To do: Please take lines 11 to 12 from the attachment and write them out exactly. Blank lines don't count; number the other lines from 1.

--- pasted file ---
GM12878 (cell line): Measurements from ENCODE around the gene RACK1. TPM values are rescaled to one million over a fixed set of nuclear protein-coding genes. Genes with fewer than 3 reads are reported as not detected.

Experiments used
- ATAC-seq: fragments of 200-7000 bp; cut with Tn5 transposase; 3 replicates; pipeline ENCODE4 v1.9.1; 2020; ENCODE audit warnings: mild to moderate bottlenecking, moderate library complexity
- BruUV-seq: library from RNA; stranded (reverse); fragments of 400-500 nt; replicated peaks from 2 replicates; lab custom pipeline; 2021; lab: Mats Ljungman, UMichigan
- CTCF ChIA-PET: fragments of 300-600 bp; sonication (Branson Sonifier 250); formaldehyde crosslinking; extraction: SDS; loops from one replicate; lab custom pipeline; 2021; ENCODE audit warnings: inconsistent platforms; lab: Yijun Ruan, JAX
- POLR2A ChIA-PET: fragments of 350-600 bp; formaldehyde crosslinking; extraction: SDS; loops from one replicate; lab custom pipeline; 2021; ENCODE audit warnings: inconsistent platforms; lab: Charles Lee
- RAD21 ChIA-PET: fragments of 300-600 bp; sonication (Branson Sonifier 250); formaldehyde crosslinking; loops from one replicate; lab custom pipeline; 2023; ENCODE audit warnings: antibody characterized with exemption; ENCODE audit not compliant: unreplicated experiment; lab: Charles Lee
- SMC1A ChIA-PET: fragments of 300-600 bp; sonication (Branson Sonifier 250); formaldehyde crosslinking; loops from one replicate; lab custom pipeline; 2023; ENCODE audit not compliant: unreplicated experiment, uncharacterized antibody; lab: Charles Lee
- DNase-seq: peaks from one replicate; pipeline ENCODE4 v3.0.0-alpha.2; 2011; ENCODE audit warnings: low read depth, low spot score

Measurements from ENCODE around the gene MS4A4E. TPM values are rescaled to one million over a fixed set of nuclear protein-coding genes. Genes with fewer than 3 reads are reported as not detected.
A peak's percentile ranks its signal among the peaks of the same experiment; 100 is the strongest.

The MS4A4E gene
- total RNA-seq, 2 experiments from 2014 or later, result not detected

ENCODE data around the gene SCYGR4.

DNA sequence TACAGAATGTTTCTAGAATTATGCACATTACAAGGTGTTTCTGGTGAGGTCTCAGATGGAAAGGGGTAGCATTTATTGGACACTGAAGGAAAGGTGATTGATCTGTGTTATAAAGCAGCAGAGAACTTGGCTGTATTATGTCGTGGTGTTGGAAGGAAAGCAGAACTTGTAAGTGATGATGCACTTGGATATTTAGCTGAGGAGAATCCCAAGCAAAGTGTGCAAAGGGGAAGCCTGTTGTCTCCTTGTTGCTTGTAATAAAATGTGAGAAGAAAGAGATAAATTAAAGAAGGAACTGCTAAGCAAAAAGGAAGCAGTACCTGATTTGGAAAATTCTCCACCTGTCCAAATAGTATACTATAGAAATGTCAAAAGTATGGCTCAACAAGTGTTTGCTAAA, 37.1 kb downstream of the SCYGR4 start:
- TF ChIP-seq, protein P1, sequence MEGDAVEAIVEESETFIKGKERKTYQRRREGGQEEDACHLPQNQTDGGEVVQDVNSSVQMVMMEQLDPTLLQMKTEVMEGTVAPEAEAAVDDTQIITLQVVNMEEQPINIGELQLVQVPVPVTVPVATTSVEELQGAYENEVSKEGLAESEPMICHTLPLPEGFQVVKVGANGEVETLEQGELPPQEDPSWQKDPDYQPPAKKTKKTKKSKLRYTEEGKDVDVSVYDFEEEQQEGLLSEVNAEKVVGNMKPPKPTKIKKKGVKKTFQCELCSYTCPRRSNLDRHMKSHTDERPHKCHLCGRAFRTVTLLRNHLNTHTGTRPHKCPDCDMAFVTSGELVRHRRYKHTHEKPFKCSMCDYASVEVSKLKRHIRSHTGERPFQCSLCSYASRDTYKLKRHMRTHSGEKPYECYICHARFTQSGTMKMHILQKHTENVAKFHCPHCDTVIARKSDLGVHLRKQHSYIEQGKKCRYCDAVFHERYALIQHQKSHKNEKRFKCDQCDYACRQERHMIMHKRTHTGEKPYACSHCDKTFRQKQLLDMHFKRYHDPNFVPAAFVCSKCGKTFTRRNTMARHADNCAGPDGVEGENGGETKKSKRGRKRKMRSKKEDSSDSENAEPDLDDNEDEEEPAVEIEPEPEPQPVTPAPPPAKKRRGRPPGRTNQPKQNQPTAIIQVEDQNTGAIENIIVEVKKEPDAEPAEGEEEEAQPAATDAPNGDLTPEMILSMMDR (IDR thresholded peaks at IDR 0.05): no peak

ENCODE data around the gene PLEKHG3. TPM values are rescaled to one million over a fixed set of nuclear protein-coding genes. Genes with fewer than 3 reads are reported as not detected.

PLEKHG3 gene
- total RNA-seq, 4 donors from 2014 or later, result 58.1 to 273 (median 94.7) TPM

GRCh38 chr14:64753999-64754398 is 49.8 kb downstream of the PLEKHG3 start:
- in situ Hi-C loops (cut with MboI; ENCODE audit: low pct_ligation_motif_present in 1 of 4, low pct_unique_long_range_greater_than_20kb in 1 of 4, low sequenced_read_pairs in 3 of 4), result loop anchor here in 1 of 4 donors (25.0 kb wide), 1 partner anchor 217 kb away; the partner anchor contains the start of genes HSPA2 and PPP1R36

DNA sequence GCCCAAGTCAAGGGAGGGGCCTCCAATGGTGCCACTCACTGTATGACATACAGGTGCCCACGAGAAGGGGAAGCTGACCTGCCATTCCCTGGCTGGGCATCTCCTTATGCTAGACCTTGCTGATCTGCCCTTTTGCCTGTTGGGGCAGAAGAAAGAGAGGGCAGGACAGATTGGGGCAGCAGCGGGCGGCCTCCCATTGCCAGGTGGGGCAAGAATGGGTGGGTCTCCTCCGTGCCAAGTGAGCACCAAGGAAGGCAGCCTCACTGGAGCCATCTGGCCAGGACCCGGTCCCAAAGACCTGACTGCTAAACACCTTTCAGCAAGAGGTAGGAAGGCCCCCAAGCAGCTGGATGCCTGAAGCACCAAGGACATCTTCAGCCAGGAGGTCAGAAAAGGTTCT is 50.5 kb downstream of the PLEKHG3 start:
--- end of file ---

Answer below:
A peak's percentile ranks its signal among the peaks of the same experiment; 100 is the strongest.

The MS4A4E gene